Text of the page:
Reena has a love for Indian wildlife, especially the Royal Bengal Tiger! Reena has a Degree in Science specialising in Zoology and further studies in wildlife management with communities that involves them in the process. After witnessing the aftermath of a rhino poaching, she set up her company Mantra Wild Adventures – a unique way to show her India to the world, while positively impacting the communities, people and environment in India.

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32 thoughts on “How to safely travel to India as a solo female traveller”

  1. I spent in total 6 months in India due to my husbands work. I did a lot of explorations on my own, others with my husband.

    India had never been on my wishlist, but once there ofcourse I did all I could to make sure that I would have a good time nevertheless. And I succeeded. I made friends and saw and did a lot. India is a country that will amaze, surprise, puzzle you all the time. The colors are amazing.

    Do I find India safe (for women)? NO, not at all.

    Did I fall in love with India? Absolutely NOT. It is way too overwhelming in every imaginable way. Sensory overload. My pictures are amazing, sure. But on a picture, you don’t smell the odours of garbage, you don’t hear the cacaphony of sounds and noise and you don’t feel being surrounded and/or harrassed by people all the time. (not that ALL locals approach you hostile or unfriendly. Ofcourse not.)

    There is a lot of poverty, pain and suffering. Animals and women suffer more, I think. My heart got broken by what I saw day after day.

    I too have two friends, women, solo, who love India. I asked them to explain to me what they love about it. I still don’t get it.

    1. Thank you for your honest feedback Anja. There are so many aspects of India that one cannot simply tag India as a place with too much poverty and overwhelming. That may be true for many of the cities, but just driving an hour or so into the rural areas, or wilderness areas, and what you see is village life. Totally different. I believe many of these parts of India are the real heart and soul of India. The same goes with safety and travelling solo. India is so diverse and there are places you would definitely be more cautious and on guard, but that’s a aspect of that part of India, and it’s not the whole and common sense and following your gut is important. I hope you can make it to our call. We will be discussing this further 🙂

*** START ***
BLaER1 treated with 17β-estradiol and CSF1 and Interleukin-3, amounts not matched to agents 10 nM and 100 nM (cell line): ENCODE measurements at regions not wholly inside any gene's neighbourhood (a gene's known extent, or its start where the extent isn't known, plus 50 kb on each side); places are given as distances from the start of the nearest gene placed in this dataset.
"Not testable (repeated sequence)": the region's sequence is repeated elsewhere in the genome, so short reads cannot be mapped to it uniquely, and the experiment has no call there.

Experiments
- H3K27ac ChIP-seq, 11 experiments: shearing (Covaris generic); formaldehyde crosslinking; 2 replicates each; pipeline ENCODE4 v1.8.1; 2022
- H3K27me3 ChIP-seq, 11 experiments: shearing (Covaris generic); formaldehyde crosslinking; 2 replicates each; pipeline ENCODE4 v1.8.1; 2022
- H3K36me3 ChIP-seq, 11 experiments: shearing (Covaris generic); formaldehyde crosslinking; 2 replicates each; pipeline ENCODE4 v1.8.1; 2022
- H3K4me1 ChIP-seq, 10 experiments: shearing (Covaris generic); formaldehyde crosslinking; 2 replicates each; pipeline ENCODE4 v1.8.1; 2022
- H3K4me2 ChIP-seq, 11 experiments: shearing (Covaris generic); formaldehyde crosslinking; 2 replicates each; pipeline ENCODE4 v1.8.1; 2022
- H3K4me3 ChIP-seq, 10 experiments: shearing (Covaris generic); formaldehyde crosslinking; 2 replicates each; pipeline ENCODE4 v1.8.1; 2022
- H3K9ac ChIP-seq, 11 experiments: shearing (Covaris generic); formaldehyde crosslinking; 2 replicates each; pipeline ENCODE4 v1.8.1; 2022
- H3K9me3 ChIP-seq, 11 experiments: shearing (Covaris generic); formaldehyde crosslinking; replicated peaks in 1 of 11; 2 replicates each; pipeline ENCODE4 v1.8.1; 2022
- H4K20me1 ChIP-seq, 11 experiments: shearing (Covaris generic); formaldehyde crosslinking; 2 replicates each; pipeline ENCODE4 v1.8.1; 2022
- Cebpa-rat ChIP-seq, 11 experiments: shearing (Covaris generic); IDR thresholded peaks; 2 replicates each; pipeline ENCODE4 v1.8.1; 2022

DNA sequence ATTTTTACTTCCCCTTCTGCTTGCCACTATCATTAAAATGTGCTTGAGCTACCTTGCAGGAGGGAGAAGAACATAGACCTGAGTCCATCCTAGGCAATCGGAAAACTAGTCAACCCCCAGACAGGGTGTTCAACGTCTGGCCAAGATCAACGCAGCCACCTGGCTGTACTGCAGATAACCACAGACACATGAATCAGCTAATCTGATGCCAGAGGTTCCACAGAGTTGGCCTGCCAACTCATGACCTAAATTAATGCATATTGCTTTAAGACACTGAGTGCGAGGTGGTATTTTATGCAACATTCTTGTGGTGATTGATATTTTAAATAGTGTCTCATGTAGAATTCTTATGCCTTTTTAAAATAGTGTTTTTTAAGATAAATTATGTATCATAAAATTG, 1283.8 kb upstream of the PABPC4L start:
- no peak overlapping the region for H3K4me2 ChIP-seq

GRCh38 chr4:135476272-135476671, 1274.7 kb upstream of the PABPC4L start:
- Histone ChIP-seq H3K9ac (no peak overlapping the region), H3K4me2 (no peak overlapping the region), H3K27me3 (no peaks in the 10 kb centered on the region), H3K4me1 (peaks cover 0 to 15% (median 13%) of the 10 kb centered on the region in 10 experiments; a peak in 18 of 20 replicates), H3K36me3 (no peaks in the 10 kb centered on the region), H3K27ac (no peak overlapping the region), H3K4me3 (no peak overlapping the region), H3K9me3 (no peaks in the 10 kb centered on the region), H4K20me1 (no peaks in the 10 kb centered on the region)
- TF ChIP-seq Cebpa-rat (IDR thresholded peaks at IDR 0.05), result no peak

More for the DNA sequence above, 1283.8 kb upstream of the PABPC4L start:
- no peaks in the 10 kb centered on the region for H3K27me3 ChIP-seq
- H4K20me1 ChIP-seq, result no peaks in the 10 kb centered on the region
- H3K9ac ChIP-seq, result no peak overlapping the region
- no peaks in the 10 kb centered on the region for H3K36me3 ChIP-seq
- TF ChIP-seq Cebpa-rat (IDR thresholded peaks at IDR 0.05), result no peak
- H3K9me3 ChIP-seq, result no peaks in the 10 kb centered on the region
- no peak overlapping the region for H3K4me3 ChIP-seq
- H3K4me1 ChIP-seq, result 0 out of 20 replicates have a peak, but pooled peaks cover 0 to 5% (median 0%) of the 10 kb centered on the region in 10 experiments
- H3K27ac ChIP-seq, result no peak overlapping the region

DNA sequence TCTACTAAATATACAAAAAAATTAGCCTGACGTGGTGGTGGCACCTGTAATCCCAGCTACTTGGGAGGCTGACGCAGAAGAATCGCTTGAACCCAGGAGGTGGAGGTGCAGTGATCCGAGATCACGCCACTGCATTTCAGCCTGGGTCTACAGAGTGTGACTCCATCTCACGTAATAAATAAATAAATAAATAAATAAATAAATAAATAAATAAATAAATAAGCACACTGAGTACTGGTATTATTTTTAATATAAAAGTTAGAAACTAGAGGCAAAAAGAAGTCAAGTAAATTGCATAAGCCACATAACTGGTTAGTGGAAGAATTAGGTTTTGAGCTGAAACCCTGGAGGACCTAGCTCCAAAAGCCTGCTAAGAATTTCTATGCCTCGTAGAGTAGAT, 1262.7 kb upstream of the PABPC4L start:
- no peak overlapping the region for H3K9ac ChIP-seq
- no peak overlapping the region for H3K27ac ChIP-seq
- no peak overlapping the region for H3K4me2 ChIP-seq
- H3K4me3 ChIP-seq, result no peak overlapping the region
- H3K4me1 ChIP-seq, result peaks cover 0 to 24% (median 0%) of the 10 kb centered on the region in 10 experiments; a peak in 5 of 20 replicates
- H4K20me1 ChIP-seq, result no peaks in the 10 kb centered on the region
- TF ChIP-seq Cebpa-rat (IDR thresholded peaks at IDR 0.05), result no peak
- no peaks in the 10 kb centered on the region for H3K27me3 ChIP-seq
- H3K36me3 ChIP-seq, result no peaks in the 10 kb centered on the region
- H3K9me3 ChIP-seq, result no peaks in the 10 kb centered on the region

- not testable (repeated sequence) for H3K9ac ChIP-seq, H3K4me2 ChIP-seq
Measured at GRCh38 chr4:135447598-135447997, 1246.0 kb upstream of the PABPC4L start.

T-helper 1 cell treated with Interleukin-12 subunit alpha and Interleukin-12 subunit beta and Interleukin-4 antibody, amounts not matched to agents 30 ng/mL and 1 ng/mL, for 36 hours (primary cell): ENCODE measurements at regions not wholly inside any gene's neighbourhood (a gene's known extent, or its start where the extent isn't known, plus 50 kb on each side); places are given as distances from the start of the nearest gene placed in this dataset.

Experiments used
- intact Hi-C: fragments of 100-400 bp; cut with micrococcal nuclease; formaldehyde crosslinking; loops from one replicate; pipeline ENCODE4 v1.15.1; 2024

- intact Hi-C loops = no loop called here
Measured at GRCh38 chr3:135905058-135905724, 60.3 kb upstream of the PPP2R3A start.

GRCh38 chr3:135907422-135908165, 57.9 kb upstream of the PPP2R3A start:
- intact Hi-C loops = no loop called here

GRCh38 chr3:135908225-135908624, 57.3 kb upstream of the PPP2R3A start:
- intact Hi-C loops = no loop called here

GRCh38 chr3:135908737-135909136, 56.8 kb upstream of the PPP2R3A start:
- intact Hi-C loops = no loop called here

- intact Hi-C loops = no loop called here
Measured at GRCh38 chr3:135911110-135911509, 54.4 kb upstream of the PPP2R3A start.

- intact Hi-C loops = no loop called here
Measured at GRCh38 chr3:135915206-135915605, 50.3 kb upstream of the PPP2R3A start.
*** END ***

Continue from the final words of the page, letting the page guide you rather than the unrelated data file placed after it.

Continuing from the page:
1. I agree! India is a big country and as diverse as you can imagine. I loved living in Ahmedabad (where my husband is from), even if it took me a couple of days to get used to the chaotic traffic, and had a great time in Diu. Not a fan of Delhi. I’d love to take the time to attend the webinar and maybe help with my experience, let’s see (it will be 1 A.M. my time… but I’ll make the effort).

  2. Will the webinar be viewable after it goes live? I’ll be (coincidentally!) traveling at that time and will likely not have reliable internet or be in a time zone where I can watch it.

  3. Great idea! I think one of the keys to enjoying and being safe in India is confidence and attitude. India is not so much a place to see, but a place you feel. If you go with a positive attitude, open mind and open heart then India can be the most amazing, rewarding and transformative travel destination. I admit my first time wasn’t easy at first but it gets alot easier, especially once you get adapt the way to travel to suit India – 6 months wasn’t enough for me, I’m already planning my third visit! Women need to be cautious but remember to keep it in perspective – it’s not as bad as the media says! Take it slow and prepare to have your mind blown! I just wrote a whole article about my experiences in India and tips for women travelers which might help others. 🙂 http://www.global-gallivanting.com/safety-tips-for-women-traveling-in-india/

    1. Confidence and attitude is the key to any form of travel or life journey! Thanks so much for sharing your experiences Anna – it’s so helpful for other readers who may be nervous to hear!